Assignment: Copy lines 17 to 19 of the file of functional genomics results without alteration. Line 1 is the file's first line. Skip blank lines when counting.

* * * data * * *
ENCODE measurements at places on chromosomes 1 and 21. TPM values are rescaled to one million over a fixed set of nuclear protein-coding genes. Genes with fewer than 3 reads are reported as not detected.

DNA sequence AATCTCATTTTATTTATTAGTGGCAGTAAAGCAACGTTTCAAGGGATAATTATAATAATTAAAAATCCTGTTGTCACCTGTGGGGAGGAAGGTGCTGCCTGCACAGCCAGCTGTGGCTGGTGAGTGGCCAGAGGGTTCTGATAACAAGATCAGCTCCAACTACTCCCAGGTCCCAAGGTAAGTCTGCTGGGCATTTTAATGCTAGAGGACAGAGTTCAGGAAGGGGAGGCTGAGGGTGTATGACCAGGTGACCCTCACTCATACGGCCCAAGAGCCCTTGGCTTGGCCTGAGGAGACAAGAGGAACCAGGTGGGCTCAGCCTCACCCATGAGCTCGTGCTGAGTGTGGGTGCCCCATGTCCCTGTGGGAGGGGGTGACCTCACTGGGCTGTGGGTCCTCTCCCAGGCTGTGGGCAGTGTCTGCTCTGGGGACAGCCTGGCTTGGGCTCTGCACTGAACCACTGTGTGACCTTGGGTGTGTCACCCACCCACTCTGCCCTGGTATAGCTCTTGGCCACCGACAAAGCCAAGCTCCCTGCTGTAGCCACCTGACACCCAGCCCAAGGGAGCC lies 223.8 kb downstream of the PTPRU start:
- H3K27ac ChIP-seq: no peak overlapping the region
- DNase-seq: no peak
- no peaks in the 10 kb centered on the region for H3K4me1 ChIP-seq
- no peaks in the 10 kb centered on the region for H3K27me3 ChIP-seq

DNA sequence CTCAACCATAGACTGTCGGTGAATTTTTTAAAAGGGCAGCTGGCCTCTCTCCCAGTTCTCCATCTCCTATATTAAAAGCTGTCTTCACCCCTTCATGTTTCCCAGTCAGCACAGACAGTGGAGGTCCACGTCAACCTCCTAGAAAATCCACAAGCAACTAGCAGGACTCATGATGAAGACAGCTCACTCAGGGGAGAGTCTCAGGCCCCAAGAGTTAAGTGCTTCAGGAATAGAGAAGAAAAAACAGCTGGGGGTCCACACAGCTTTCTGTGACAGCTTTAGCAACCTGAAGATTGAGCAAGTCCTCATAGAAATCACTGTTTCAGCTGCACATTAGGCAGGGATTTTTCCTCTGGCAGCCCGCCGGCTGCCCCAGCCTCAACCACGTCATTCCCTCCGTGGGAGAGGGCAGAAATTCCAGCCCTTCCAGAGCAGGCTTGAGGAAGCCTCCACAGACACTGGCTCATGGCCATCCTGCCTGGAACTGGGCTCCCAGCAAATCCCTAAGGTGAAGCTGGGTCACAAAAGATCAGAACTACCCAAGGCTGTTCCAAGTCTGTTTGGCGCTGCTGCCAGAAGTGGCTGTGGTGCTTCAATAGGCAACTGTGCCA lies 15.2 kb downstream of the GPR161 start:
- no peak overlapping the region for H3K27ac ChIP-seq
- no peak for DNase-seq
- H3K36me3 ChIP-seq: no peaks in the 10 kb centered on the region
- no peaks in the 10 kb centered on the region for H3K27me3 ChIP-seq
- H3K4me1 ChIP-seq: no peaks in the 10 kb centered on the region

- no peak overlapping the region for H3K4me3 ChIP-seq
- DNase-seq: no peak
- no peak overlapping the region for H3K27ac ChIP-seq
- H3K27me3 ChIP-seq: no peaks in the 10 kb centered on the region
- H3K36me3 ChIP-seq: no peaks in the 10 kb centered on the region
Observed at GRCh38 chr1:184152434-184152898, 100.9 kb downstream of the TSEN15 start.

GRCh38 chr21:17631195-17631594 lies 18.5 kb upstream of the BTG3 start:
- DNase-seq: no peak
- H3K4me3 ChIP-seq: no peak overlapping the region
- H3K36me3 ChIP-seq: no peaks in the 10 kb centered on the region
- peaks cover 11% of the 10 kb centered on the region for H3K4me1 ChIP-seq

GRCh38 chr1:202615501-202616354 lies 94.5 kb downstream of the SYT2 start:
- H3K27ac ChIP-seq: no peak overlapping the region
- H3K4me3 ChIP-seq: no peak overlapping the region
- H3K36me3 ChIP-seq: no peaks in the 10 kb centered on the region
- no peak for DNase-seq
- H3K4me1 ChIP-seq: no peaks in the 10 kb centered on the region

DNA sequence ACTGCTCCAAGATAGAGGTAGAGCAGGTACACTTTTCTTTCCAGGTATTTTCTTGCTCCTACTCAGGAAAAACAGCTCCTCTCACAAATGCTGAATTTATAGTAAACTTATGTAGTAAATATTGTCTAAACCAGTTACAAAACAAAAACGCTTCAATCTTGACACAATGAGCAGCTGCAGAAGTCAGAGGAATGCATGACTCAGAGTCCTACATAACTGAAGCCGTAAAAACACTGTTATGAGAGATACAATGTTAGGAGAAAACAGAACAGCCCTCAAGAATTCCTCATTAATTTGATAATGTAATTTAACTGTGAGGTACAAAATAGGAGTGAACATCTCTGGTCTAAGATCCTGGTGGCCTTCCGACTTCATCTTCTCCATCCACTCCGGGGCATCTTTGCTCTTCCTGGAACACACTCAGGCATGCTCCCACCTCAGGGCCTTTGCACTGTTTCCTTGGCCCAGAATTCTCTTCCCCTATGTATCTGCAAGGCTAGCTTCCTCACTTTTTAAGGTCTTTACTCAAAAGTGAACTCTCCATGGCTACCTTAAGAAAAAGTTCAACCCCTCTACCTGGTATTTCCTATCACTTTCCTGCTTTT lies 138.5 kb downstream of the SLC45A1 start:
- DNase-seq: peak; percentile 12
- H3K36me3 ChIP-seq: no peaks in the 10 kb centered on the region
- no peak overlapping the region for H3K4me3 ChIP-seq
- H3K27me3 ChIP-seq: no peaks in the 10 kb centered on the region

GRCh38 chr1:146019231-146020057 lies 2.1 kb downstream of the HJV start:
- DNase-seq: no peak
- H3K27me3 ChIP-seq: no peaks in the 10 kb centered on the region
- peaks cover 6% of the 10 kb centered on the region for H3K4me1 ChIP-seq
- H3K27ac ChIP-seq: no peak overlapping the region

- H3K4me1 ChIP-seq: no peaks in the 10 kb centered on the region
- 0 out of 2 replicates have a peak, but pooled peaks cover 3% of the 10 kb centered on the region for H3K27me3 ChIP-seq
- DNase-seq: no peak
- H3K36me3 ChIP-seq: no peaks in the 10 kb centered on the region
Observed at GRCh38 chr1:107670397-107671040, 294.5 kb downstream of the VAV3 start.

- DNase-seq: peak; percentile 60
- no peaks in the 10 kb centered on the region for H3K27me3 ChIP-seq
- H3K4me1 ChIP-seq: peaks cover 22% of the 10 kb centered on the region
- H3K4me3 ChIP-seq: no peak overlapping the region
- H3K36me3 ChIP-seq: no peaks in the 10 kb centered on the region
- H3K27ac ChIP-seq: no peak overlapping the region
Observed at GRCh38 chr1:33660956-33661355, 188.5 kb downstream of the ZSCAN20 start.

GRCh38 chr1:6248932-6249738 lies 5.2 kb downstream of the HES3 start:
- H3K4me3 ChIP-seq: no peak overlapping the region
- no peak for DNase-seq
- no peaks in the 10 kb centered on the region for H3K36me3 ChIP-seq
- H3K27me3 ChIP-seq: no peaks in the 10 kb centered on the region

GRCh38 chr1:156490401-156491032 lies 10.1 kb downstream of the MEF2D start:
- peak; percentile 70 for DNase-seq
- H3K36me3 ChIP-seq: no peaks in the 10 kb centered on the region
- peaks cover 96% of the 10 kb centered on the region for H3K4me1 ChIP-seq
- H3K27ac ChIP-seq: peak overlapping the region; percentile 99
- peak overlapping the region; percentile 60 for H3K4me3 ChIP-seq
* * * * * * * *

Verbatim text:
- H3K36me3 ChIP-seq: no peaks in the 10 kb centered on the region
Observed at GRCh38 chr1:184152434-184152898, 100.9 kb downstream of the TSEN15 start.

GRCh38 chr21:17631195-17631594 lies 18.5 kb upstream of the BTG3 start: